In its march towards a new dawn of glory, this introspective series has presented the current situation of ummah and a detailed analysis of its causes. To initiate remedial action – the subject of the remaining few issues – it listed some preconditions. In this concluding discussion on Recognition the author presents the last few preconditions for an effective, cohesive corrective strategy to work.
Some material for this issue is taken from the author’s Urdu audio presentation, KHITAB, available from SPRAT .
We have discussed the importance of education, science, professionalism, secularism, acceptance of change, distinguishing the core from the peripheral aspects of religion, role of clergy and of liberal Muslims, of checking population and legitimizing normal interest etc in formulating an action plan that has a good chance to succeed.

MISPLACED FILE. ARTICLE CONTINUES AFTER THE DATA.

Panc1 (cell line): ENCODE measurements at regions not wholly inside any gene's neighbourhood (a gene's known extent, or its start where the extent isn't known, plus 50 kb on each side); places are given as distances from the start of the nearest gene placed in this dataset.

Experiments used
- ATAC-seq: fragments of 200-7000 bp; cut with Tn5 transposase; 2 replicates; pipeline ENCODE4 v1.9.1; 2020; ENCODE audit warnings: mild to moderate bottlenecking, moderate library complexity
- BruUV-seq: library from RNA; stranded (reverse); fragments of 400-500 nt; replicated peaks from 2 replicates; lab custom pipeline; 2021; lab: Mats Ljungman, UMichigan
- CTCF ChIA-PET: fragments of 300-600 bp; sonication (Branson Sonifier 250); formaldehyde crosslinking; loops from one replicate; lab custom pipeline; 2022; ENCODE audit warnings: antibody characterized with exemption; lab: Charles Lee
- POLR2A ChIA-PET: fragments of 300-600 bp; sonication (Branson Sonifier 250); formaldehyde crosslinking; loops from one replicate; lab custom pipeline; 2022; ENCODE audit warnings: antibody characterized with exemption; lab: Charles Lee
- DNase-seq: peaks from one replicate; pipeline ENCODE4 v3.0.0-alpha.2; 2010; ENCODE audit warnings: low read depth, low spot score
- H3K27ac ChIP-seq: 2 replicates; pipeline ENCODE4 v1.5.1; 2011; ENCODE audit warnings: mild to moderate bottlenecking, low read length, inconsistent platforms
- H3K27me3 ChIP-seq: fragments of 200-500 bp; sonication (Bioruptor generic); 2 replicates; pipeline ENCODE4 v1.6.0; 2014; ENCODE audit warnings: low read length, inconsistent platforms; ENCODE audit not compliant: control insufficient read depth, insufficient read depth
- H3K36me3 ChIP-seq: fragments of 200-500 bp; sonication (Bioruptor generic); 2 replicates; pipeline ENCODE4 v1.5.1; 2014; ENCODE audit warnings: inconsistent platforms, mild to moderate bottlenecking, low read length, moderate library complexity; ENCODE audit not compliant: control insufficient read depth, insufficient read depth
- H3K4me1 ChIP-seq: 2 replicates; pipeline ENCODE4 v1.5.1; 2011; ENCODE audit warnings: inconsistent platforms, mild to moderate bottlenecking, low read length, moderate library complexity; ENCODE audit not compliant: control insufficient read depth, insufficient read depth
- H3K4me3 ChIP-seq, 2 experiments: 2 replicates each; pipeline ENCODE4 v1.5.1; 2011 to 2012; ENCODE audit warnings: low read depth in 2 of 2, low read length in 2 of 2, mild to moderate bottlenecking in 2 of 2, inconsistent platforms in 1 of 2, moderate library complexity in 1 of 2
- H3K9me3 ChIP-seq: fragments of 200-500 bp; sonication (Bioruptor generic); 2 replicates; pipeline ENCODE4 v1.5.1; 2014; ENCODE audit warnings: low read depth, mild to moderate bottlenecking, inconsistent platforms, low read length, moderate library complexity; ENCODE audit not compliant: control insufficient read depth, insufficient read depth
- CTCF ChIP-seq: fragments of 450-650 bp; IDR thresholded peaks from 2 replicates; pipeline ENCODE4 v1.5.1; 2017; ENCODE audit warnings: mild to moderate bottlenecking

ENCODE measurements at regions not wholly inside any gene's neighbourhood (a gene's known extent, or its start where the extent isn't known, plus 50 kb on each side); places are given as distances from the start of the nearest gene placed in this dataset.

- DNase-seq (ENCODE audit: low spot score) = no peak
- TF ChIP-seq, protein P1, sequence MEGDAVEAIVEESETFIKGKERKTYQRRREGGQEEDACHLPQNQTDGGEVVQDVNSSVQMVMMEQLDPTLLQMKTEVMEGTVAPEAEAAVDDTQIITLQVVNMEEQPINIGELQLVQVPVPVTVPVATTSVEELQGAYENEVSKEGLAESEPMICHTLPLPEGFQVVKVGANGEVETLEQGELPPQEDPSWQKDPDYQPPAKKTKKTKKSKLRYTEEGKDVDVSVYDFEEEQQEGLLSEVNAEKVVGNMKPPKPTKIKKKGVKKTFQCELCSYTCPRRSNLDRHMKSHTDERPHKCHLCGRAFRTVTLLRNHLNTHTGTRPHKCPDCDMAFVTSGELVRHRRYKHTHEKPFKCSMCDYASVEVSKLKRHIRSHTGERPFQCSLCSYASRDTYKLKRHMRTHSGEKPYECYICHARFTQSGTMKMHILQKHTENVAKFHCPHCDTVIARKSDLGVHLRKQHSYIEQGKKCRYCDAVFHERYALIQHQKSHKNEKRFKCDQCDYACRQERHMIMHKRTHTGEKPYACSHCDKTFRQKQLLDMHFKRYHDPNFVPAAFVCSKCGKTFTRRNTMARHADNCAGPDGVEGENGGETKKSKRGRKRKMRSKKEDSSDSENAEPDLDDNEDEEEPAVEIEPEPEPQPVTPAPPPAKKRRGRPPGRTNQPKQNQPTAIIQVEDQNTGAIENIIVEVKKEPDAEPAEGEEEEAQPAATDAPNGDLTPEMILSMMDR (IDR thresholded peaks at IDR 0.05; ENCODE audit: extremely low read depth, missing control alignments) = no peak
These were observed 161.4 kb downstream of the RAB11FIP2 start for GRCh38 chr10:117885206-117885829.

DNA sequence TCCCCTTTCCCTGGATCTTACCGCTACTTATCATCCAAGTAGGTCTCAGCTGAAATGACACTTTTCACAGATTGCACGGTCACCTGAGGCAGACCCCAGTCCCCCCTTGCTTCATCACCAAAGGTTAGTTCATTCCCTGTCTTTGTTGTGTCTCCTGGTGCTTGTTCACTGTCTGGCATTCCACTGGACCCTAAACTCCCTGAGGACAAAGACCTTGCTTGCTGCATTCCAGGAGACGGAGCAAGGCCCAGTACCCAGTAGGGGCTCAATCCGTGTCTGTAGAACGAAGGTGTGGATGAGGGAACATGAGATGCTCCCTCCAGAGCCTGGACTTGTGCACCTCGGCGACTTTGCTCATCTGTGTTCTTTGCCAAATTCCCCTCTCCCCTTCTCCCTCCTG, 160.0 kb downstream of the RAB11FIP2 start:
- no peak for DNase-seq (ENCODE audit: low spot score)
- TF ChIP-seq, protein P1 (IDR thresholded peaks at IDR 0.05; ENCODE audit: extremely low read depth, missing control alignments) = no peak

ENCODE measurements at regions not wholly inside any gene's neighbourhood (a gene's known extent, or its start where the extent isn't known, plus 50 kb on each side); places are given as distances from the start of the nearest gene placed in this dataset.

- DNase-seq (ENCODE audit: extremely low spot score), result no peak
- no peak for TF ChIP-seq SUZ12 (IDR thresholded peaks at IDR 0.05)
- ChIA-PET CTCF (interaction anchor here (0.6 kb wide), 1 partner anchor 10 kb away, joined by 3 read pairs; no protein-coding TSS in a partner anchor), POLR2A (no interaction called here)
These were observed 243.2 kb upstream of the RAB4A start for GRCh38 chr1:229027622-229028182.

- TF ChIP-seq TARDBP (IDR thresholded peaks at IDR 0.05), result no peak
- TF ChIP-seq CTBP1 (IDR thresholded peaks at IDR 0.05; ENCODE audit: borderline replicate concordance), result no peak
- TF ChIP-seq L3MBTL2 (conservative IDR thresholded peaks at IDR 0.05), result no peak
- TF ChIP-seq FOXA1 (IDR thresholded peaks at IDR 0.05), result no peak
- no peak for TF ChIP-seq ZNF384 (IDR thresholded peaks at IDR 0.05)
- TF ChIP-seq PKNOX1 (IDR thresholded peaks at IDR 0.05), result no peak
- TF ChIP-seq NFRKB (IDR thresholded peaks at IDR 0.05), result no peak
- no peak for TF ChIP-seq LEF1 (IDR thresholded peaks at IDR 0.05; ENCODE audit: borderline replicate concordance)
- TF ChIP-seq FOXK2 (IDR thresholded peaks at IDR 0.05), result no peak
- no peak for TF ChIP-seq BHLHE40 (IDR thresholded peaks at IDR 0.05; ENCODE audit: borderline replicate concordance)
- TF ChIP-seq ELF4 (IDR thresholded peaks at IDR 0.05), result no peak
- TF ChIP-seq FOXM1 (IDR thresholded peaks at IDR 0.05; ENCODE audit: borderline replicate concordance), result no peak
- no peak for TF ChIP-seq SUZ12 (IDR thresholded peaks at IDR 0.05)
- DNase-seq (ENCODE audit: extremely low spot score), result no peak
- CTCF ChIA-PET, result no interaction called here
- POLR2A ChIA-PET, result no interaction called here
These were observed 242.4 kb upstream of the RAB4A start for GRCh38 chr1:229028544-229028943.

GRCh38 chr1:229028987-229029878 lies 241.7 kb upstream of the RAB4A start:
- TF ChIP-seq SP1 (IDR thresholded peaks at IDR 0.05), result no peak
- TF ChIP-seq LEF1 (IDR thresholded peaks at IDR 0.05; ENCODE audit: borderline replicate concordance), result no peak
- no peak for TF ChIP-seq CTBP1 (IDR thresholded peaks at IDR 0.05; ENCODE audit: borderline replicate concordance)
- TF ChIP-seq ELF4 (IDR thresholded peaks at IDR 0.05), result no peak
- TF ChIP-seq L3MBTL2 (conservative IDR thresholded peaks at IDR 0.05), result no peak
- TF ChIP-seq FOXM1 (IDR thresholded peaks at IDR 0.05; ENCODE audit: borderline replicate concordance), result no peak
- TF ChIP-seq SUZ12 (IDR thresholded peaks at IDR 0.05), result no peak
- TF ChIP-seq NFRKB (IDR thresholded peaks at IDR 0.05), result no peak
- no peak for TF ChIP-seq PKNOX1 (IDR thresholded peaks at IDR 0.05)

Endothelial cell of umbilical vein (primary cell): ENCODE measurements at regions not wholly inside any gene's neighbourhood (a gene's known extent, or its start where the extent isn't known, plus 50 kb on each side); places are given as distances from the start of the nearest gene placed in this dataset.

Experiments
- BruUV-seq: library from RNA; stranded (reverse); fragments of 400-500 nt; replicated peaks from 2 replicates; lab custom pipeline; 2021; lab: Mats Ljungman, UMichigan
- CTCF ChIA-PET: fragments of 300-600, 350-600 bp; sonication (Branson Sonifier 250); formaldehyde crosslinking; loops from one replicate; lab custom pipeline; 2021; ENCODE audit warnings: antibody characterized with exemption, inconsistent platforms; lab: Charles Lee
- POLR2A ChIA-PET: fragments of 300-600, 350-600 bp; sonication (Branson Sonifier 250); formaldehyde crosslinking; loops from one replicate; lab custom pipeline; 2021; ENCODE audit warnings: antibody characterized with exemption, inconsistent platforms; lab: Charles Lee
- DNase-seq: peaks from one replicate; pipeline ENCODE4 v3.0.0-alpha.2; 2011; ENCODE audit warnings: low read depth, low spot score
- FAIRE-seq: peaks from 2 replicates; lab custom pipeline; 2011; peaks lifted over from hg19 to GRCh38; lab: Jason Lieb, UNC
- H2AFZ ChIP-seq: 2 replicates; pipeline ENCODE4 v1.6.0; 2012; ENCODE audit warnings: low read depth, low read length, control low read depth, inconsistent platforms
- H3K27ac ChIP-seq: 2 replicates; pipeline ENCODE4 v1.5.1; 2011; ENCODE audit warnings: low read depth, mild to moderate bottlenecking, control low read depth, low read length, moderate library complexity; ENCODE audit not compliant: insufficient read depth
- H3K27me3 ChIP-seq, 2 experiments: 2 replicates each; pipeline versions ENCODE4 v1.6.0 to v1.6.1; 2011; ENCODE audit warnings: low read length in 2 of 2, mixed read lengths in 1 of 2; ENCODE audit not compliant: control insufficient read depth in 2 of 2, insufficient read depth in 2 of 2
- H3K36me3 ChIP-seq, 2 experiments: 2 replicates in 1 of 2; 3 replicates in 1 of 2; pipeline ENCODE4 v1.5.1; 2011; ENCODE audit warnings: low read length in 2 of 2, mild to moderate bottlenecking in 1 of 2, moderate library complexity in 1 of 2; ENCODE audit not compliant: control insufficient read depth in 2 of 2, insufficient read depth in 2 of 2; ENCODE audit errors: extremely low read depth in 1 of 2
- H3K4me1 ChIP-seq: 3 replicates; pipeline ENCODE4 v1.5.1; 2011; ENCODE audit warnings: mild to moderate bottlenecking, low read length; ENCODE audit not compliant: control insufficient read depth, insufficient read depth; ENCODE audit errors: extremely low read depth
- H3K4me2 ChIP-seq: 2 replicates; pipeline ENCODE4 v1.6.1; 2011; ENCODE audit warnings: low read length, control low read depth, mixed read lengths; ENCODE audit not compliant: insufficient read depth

In the passing we may clarify that from education we do not necessarily mean formal, degree-oriented education, although that is no less necessary. But at the mass level we actually mean knowledge in the sense of awareness. That formal literacy is necessary for such awareness is obvious.
Another potent tool available to Muslims, particularly in secular polities such as India, where they constitute significant minorities, is the political tool. Both at national and global level, politics – in the meaning of the art of managing people’s perception – plays a critical part in winning friends and eliminating enmity. No surprise, then, that nations like China and India get professional lobbying firms to promote their case with the American senators. Jews have nearly perfected this art. Fewer than Muslims they have yet created a perception of being politically far more critical in a one-person-one-vote land that US is supposed to be.